Coming from Rapha, the Trail Knee places a high priority on pedaling comfort. Wide grippers and the pad shape make the Trail knee pads nearly disappear while riding, while the breathable four-way mesh keeps them cool. Backed by the Rheon pad, these mix comfort with real protection. They don’t offer quite the side coverage that Chromag Rift pads do, but the wider gripper is more comfortable.
Rapha Trail pads come in five sizes XS-XL.
Fuse Omega Pocket knee pad
SAS-TEC pads provide protection
A compressive sleeve keeps the Omega Pocket pads firmly in place
Fuse is known for BMX pads, but is expanding into mountain bike
Fuse – Omega Pocket knee ($125.00)
Fuse is known primarily as a BMX brand but is working to extend its line of protective gear into mountain bikes. That means a slightly different approach than the pads from most standard mountain bike brands. The Omega Pocket knee pad is a new lightweight option from Fuse. It uses an ultralight SAS-TEC Viscoelastic foam cap for the main pad, like several other brands. But Fuse backs that with more softer padding between the pad and the knee and EVA foam padding more protection from side impacts. It’s all held together by a tight, compressive lycra sleeve. The pads weigh 160 grams and can be rolled up to take up less space while traveling.
The Omega Pocket knee pads have a very different feel than all the other pads on this list. There’s more soft cushioning between the pad and the knee, though this doesn’t create the pressure or discomfort you’d expect while pedaling. The added material does make them warmer than some other brands, though. They’re great if you want a bit more cushioning and a softer feel, but aren’t planning on multi-hour epics in hot weather.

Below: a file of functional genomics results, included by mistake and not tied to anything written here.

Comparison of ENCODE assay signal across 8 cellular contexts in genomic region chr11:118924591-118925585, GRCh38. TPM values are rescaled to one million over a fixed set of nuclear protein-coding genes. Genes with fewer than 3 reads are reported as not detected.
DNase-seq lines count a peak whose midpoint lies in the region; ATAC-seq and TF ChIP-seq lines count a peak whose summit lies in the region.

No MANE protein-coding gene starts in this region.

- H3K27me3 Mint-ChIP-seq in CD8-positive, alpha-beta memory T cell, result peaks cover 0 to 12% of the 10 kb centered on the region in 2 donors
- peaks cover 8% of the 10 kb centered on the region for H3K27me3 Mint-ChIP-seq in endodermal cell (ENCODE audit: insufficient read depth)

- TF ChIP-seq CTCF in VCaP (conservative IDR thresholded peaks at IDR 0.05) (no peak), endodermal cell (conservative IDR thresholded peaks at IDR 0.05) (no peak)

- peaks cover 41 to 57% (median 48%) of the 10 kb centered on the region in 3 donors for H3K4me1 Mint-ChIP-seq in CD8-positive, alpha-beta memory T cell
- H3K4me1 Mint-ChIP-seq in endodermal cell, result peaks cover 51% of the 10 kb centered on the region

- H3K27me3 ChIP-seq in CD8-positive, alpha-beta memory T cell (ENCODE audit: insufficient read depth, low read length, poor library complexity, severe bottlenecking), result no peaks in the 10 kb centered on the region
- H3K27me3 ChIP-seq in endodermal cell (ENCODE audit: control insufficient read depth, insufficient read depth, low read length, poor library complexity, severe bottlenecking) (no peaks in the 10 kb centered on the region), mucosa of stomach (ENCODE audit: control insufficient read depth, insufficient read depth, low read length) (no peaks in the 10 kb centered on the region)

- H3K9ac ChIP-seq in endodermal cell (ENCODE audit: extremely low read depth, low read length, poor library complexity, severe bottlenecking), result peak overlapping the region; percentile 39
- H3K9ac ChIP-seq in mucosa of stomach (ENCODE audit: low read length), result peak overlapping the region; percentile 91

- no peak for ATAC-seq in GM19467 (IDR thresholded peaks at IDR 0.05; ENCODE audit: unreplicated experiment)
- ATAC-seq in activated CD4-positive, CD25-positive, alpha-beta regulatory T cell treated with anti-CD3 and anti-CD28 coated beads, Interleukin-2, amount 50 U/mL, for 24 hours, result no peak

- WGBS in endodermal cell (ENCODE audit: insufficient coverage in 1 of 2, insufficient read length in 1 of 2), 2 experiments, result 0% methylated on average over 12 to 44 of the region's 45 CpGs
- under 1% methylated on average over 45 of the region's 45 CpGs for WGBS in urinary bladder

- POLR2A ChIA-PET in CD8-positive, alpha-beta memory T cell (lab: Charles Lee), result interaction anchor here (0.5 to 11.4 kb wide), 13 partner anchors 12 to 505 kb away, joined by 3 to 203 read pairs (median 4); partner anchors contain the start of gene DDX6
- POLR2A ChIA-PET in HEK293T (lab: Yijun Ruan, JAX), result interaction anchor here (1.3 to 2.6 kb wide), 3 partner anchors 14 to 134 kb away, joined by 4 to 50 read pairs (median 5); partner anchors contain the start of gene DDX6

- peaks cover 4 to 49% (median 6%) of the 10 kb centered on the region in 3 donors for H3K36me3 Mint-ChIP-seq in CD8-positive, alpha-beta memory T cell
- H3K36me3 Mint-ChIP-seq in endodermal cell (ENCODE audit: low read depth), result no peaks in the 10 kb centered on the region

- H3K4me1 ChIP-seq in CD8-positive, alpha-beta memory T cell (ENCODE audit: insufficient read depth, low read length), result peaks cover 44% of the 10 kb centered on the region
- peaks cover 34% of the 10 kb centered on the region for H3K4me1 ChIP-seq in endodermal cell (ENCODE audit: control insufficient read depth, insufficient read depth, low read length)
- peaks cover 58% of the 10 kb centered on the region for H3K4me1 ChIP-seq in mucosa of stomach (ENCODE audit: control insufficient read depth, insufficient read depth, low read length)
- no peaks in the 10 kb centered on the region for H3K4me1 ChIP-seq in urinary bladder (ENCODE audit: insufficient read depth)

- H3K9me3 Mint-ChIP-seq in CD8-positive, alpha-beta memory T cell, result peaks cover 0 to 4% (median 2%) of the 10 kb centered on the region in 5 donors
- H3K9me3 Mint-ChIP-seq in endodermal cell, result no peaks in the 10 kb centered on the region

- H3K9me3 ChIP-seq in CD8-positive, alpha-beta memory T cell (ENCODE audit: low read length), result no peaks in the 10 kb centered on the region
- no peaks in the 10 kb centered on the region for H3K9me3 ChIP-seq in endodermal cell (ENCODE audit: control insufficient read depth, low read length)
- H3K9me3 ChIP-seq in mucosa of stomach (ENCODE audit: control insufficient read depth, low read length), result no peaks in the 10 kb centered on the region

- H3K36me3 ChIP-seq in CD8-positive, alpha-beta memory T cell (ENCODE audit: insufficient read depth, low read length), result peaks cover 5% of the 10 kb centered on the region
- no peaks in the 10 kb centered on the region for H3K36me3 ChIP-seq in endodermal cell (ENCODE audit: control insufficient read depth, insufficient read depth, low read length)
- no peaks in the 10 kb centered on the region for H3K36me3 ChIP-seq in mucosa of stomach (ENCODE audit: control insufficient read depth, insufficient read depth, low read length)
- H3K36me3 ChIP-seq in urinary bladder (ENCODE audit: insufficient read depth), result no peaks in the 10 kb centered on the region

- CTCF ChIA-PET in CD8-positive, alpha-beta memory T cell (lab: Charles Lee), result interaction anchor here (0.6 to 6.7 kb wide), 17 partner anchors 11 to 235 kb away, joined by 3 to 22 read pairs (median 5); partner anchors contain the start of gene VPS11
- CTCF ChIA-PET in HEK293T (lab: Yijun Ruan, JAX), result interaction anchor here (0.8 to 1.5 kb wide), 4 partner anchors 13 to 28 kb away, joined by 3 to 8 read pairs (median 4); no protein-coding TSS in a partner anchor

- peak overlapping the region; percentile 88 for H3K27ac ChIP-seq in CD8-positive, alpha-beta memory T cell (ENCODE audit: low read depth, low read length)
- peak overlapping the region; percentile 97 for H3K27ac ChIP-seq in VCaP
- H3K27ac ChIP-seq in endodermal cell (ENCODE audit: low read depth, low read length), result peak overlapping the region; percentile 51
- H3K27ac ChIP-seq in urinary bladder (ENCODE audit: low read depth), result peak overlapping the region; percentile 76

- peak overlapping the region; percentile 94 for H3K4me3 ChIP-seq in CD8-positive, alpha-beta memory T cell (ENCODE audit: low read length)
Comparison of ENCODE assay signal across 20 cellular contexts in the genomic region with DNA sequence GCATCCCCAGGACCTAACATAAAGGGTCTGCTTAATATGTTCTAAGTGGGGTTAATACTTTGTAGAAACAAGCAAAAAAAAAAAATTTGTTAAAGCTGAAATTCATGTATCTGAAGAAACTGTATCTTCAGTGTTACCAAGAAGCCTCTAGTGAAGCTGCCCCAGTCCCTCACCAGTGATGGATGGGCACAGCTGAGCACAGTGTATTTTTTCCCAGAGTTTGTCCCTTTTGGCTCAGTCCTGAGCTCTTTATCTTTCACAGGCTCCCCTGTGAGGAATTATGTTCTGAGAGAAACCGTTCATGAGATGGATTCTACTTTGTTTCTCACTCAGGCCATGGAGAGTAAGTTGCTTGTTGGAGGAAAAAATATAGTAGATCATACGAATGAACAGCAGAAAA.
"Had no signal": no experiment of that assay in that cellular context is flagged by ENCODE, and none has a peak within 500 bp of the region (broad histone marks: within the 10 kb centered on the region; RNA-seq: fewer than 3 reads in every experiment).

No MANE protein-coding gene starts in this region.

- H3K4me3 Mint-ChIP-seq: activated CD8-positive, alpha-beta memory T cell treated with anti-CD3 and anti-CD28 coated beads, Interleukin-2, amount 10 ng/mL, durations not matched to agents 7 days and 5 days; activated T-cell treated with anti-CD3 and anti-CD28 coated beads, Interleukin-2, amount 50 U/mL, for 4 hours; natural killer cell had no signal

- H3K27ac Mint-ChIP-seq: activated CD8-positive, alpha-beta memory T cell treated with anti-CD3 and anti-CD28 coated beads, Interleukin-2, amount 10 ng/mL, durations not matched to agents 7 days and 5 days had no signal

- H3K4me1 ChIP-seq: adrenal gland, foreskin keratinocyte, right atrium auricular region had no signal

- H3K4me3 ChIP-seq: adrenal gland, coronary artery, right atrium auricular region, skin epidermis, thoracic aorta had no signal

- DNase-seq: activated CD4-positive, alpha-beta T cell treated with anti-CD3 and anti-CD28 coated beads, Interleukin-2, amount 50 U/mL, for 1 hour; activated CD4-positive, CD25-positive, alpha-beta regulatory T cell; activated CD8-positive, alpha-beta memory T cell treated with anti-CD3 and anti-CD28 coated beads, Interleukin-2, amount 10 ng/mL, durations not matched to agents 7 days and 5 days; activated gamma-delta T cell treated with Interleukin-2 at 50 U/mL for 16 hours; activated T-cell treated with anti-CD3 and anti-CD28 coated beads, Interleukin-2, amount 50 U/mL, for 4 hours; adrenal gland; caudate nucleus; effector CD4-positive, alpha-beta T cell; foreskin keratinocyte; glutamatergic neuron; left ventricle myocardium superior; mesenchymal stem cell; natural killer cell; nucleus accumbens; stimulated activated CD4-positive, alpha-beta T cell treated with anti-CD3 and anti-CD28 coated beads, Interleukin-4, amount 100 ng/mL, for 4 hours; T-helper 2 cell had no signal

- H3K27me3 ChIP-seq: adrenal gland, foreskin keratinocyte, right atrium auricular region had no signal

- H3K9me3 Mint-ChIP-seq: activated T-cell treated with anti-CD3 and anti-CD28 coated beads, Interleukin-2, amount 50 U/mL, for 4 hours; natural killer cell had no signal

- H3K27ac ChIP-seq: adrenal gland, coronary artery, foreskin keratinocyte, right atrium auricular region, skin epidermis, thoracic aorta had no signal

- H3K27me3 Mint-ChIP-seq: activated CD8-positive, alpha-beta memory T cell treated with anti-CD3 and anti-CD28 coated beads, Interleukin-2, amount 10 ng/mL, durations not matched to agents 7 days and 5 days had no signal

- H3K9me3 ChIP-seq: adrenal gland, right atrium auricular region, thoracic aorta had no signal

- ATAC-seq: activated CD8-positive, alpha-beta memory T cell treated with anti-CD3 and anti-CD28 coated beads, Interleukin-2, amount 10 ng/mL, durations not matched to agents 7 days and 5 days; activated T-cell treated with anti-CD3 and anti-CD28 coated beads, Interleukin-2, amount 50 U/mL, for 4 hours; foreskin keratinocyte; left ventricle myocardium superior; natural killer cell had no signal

A note on sizing: the Omega Pockets fit smaller than most other pads on this list. A M/L size set fit on the tighter end of medium.
Fuse Omega Pocket knee pads come in four sizes (S/M, M/L, L/XL, XL/XXL).
Fuse Echo 75 knee/shin combo
Full protection, front, side and back
Echo 75 knee/shin combo ($150.00)
For more aggressive riding, Fuse offers the Echo line. The Echo 75 knee/shin combo sits in the middle of the line, which ranges from knee pads to full knee-ankle pad options. Far from minimalist, the Echo 75’s uses Rip Stop 1100 D Cordura and Duratex outer layer to survive frequent crashes. That combined with a softer inner lining for comfort. Between those layers, a mix of SAS-TEC padding, hard plastic ankle guards, and more side-impact protection provides full coverage. Substantial lower straps provide additional calf/Achilles protection while an upper strap helps keep the Echo 75s securely in place.
These are noticeably bulkier than the other pads on this list, which makes sense considering how much more protection they provide. It does mean they’re a tight fit under some of the tighter riding pants that are fashionable right now, though. When they did fit under pants, they were comfortable and didn’t restrict movement in any way. They were warm even on an otherwise cold day of shuttle laps. But anyone who knows the pain of a slipped pedal will appreciate the added protection around the shin and calves. And if you’re shuttling or riding a chairlift anyway, the extra warmth isn’t too much of an issue. They may not be light or cool, but if you’re looking for more coverage, and aren’t planning on big pedals, Fuse Echo 75 are durable and comfortable.
Fuse Echo 75 knee/shin combo comes in in seven sizes: Youth XS-S, Youth M-L, and adult S-XXL.